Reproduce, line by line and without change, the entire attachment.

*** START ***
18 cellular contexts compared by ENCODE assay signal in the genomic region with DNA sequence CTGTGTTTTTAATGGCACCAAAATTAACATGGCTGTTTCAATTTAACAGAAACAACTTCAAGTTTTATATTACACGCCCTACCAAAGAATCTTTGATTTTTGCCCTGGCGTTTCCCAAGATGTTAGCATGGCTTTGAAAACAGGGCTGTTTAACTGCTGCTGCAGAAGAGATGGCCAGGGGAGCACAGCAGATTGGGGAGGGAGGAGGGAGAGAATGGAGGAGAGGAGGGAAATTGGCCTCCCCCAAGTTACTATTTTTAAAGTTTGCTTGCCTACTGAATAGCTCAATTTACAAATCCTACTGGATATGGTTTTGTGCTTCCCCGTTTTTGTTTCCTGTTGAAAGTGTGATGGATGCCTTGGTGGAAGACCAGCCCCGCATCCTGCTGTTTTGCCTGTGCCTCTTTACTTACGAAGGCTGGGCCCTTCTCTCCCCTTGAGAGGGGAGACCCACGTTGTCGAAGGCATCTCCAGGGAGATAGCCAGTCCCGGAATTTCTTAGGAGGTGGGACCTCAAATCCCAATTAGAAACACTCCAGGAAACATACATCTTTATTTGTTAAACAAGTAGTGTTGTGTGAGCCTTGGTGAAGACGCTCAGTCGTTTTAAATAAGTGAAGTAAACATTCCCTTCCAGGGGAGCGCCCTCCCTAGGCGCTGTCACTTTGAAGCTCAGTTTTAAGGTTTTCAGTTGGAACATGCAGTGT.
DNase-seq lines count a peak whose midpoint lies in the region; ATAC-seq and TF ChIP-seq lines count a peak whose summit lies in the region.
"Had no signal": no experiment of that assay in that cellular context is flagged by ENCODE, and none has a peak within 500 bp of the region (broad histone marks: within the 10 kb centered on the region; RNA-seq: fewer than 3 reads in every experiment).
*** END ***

18 cellular contexts compared by ENCODE assay signal in the genomic region with DNA sequence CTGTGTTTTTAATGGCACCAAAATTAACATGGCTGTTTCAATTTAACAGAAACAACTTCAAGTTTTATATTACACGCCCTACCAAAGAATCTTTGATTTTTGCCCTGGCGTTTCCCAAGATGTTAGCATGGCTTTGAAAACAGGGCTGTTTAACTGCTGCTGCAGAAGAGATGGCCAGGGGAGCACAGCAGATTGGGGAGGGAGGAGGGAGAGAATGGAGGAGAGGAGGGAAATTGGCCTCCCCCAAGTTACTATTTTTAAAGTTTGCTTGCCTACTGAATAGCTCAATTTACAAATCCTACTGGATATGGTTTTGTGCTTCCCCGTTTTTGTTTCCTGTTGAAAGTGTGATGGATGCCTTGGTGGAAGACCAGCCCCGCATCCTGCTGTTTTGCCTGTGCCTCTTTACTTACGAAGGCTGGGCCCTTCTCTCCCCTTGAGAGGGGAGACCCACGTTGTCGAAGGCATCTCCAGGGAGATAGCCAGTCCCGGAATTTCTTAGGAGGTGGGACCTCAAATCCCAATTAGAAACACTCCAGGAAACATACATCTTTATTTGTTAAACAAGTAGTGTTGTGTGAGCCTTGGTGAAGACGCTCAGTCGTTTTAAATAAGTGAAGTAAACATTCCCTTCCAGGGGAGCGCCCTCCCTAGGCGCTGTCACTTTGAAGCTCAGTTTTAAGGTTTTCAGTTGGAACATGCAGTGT.
DNase-seq lines count a peak whose midpoint lies in the region; ATAC-seq and TF ChIP-seq lines count a peak whose summit lies in the region.
"Had no signal": no experiment of that assay in that cellular context is flagged by ENCODE, and none has a peak within 500 bp of the region (broad histone marks: within the 10 kb centered on the region; RNA-seq: fewer than 3 reads in every experiment).